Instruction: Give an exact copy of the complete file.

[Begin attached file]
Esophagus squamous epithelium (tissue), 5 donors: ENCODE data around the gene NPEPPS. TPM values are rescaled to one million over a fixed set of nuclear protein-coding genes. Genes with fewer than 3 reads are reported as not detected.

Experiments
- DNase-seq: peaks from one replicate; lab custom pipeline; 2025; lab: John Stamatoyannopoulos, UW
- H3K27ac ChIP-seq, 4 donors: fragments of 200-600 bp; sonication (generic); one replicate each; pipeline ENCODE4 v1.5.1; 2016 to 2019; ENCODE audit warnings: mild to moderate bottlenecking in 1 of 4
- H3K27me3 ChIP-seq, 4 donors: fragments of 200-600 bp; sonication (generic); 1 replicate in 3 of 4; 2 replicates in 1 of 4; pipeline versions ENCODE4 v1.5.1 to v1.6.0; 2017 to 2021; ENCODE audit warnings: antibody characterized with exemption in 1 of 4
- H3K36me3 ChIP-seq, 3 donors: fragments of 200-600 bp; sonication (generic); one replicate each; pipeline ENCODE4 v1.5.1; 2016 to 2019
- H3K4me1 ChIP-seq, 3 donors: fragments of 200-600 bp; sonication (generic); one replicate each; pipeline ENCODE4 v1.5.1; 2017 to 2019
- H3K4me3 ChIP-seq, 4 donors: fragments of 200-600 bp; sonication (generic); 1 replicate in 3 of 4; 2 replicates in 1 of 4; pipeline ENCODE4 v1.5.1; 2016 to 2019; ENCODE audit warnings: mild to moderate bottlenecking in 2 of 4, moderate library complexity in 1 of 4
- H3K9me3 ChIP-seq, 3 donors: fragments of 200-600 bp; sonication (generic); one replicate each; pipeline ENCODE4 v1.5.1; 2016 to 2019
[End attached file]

Esophagus squamous epithelium (tissue), 5 donors: ENCODE data around the gene NPEPPS. TPM values are rescaled to one million over a fixed set of nuclear protein-coding genes. Genes with fewer than 3 reads are reported as not detected.

Experiments
- DNase-seq: peaks from one replicate; lab custom pipeline; 2025; lab: John Stamatoyannopoulos, UW
- H3K27ac ChIP-seq, 4 donors: fragments of 200-600 bp; sonication (generic); one replicate each; pipeline ENCODE4 v1.5.1; 2016 to 2019; ENCODE audit warnings: mild to moderate bottlenecking in 1 of 4
- H3K27me3 ChIP-seq, 4 donors: fragments of 200-600 bp; sonication (generic); 1 replicate in 3 of 4; 2 replicates in 1 of 4; pipeline versions ENCODE4 v1.5.1 to v1.6.0; 2017 to 2021; ENCODE audit warnings: antibody characterized with exemption in 1 of 4
- H3K36me3 ChIP-seq, 3 donors: fragments of 200-600 bp; sonication (generic); one replicate each; pipeline ENCODE4 v1.5.1; 2016 to 2019
- H3K4me1 ChIP-seq, 3 donors: fragments of 200-600 bp; sonication (generic); one replicate each; pipeline ENCODE4 v1.5.1; 2017 to 2019
- H3K4me3 ChIP-seq, 4 donors: fragments of 200-600 bp; sonication (generic); 1 replicate in 3 of 4; 2 replicates in 1 of 4; pipeline ENCODE4 v1.5.1; 2016 to 2019; ENCODE audit warnings: mild to moderate bottlenecking in 2 of 4, moderate library complexity in 1 of 4
- H3K9me3 ChIP-seq, 3 donors: fragments of 200-600 bp; sonication (generic); one replicate each; pipeline ENCODE4 v1.5.1; 2016 to 2019